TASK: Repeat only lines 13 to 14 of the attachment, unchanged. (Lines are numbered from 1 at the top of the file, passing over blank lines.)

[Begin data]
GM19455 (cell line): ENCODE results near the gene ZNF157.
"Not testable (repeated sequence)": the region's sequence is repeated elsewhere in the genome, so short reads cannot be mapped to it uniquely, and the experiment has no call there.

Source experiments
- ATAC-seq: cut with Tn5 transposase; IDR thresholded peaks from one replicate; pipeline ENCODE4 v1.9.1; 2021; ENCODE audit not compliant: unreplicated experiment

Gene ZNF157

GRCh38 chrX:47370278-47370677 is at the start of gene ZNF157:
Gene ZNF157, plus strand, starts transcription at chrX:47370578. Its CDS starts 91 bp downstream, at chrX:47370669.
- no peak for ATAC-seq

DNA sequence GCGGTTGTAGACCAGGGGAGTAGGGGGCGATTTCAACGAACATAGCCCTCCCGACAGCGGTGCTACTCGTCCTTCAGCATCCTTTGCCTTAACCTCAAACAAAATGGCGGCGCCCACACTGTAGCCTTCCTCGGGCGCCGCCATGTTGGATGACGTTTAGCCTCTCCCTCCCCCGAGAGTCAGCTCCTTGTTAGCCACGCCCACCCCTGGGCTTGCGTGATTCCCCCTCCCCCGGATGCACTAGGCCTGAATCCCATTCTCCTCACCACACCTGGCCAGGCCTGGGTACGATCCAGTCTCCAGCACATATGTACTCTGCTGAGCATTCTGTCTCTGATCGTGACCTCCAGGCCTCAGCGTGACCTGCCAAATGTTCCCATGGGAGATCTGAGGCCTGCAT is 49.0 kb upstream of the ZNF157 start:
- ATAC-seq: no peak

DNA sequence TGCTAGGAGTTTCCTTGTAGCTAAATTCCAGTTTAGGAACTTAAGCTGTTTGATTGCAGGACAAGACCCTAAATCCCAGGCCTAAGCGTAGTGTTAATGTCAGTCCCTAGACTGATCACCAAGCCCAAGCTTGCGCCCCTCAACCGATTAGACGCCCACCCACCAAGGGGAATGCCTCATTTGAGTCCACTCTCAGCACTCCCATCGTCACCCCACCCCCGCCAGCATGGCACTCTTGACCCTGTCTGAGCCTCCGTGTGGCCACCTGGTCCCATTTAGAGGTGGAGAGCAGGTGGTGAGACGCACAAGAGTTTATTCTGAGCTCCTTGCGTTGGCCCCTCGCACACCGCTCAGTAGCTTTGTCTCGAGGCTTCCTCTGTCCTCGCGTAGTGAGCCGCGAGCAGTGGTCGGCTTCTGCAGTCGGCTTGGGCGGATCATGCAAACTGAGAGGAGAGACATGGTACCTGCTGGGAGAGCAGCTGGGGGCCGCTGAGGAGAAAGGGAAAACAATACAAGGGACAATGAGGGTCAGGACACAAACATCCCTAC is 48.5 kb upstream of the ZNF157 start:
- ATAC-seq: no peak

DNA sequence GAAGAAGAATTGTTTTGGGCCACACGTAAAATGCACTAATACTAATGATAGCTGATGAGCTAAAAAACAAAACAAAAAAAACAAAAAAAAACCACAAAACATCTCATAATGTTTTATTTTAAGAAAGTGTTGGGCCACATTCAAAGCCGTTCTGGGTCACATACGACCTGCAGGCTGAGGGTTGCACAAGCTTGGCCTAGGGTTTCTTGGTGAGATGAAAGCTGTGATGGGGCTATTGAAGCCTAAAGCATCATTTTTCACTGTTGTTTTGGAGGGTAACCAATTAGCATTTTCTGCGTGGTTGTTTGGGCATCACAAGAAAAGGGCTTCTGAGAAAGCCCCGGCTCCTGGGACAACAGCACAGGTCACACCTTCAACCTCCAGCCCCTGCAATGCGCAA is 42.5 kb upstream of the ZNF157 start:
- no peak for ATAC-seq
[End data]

DNA sequence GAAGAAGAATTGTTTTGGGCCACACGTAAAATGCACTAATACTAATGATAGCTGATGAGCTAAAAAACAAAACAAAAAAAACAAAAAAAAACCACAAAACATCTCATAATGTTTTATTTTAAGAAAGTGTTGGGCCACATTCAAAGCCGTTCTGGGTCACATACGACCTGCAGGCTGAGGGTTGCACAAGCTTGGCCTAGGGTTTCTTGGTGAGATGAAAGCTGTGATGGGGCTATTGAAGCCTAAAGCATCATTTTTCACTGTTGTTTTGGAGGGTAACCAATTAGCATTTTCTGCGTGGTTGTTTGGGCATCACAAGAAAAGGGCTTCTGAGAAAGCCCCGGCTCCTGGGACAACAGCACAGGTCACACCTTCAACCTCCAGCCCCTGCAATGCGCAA is 42.5 kb upstream of the ZNF157 start:
- no peak for ATAC-seq